A veteran Greenpeace campaigner who was the captain of the ship Rainbow Warrior when it was bombed and sunk by French secret services in New Zealand in 1985 is among the activists detained by Russia for a protest in the Arctic.
Peter Willcox, a US citizen and the captain of Greenpeace's Arctic Sunrise, was the captain of the environmental group's Rainbow Warrior vessel which was campaigning against French nuclear testing in the Pacific when it was sunk by French agents in Auckland Harbour.
He is one of 30 activists being held by Russia after a high seas protest against oil drilling in the Arctic by the Russian energy giant Gazprom earlier this month.
The Dutch-flagged vessel was seized by the Russian security forces who winched down from a helicopter in a commando-style operation last week.
Also among those held is Dmitri Litvinov, a Swedish national of Russian origin, who is the great-grandson of Maxim Litvinov, who was Soviet foreign minister for almost a decade under Joseph Stalin and held key ambassador posts under Vladimir Lenin.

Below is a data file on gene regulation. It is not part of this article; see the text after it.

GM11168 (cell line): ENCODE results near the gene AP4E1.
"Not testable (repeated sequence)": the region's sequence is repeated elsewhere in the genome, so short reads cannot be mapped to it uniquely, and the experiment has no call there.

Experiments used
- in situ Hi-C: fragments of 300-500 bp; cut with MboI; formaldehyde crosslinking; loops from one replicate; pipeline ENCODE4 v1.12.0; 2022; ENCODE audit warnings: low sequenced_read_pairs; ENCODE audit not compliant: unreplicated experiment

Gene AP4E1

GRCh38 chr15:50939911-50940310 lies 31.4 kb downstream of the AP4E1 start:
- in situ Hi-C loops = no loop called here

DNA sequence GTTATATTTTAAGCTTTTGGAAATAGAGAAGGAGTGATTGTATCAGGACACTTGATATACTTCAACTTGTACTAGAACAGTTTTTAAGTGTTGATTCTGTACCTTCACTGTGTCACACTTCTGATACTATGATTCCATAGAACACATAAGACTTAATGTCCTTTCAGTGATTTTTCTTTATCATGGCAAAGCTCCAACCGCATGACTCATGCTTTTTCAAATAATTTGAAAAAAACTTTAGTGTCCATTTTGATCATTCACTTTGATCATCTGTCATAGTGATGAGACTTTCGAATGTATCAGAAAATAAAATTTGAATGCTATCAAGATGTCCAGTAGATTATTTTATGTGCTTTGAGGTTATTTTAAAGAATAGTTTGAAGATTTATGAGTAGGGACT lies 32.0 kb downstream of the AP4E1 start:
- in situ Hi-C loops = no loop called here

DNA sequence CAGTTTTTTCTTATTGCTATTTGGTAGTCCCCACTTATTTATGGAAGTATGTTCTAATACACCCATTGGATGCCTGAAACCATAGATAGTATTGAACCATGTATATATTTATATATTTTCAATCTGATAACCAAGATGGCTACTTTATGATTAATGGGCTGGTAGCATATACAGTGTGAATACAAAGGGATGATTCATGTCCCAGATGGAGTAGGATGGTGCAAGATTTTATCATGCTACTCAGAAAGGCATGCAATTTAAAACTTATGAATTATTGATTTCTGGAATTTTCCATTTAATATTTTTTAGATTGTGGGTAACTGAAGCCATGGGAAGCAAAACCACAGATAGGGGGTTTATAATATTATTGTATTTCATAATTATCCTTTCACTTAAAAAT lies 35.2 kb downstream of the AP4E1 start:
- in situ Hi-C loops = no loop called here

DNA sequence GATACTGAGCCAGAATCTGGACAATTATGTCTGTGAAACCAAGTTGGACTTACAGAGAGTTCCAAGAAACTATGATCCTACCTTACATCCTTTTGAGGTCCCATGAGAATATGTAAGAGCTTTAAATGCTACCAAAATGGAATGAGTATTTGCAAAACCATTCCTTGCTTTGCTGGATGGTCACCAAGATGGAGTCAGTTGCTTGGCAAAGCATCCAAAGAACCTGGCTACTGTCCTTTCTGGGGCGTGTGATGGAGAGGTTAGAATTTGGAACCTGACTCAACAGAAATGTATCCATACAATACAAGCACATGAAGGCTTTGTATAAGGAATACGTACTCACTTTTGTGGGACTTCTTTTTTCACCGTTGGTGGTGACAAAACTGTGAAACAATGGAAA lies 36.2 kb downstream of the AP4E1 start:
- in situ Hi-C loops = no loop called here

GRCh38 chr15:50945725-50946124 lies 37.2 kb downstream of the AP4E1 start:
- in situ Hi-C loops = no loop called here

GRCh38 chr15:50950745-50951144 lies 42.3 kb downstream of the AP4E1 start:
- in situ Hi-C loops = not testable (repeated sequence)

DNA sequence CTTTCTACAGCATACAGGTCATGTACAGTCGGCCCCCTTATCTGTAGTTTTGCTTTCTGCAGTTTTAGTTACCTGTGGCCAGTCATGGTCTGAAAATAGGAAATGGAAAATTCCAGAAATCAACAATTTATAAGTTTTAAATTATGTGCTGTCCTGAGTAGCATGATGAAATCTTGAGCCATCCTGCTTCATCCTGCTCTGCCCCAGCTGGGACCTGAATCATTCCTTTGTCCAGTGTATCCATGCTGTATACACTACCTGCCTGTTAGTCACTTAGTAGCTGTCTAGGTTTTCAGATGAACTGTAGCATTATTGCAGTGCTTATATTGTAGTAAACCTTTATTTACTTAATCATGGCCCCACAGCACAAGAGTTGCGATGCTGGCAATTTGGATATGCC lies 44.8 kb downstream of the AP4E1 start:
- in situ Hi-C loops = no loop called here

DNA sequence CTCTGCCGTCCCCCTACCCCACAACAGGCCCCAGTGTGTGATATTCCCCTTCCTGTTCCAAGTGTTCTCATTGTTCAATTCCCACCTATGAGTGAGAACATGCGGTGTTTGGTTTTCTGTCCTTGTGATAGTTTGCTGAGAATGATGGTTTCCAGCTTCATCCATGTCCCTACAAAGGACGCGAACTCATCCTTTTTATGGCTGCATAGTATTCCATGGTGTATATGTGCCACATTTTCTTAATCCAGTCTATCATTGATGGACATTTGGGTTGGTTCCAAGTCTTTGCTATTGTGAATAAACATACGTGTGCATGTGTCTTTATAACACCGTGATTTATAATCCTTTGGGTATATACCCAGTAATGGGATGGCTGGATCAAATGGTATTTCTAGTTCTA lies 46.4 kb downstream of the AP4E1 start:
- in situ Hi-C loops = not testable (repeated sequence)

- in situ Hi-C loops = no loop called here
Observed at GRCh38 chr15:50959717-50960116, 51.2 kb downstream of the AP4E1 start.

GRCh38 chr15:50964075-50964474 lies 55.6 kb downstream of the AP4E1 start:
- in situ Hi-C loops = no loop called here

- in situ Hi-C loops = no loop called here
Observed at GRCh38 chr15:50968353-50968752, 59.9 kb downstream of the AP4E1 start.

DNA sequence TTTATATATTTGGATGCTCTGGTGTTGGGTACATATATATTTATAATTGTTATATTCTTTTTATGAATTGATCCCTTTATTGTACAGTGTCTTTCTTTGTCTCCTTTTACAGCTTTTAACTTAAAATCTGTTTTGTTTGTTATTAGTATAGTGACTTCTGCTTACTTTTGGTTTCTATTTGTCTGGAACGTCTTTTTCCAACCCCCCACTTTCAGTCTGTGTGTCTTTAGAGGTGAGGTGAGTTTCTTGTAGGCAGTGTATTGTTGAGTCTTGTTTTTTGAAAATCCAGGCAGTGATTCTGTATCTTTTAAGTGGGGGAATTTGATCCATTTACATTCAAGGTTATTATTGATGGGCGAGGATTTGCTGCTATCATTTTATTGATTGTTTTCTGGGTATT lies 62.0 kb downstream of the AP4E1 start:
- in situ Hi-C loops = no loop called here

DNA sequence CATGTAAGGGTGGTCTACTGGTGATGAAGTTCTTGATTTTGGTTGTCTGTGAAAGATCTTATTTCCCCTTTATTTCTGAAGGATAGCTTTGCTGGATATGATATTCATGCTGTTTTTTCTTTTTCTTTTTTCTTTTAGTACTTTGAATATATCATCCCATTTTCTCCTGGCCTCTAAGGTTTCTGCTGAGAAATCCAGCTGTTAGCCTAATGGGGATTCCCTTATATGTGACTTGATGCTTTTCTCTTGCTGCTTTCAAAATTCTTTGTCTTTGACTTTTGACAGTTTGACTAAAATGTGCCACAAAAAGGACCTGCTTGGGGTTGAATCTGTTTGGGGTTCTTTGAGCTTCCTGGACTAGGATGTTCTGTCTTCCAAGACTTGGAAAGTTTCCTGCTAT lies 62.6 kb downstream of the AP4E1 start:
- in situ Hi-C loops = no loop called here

The arrest of Willcox, who along with several other activists was Thursday ordered to stay in detention for two months, is just another chapter in an extraordinary career of activism with the group.
He first joined the Rainbow Warrior Greenpeace campaign ship in July 1981.
"By October I was captain, and stayed on as the only captain until the boat was blown up by French agents in New Zealand," he wrote in a recent blog published by the environmental lobby group.
"Since 1981, I guess about 90 percent of my life has been skippering Greenpeace boats."
The bombing of the Rainbow Warrior -- which claimed the life of a photographer working for Greenpeace -- is one of the most controversial acts ever committed by a government against an ecological group.
Two divers from the French foreign intelligence service attached two mines to the vessel and the explosion of the second mine killed photographer Fernando Pereira who had returned to the boat to collect his equipment. The ship sank as a result.
The French government initially tried to cover up its involvement but later admitted responsibility.
Willcox's comments published by Greenpeace before his arrest indicates he has never lost his zeal for campaigning.
"I'm sure everyone here on the Arctic Sunrise with me agrees that the Arctic must be saved from oil drilling, but if you're in doubt, just think about what a different place this planet would be without its polar deep freeze at the top of the world."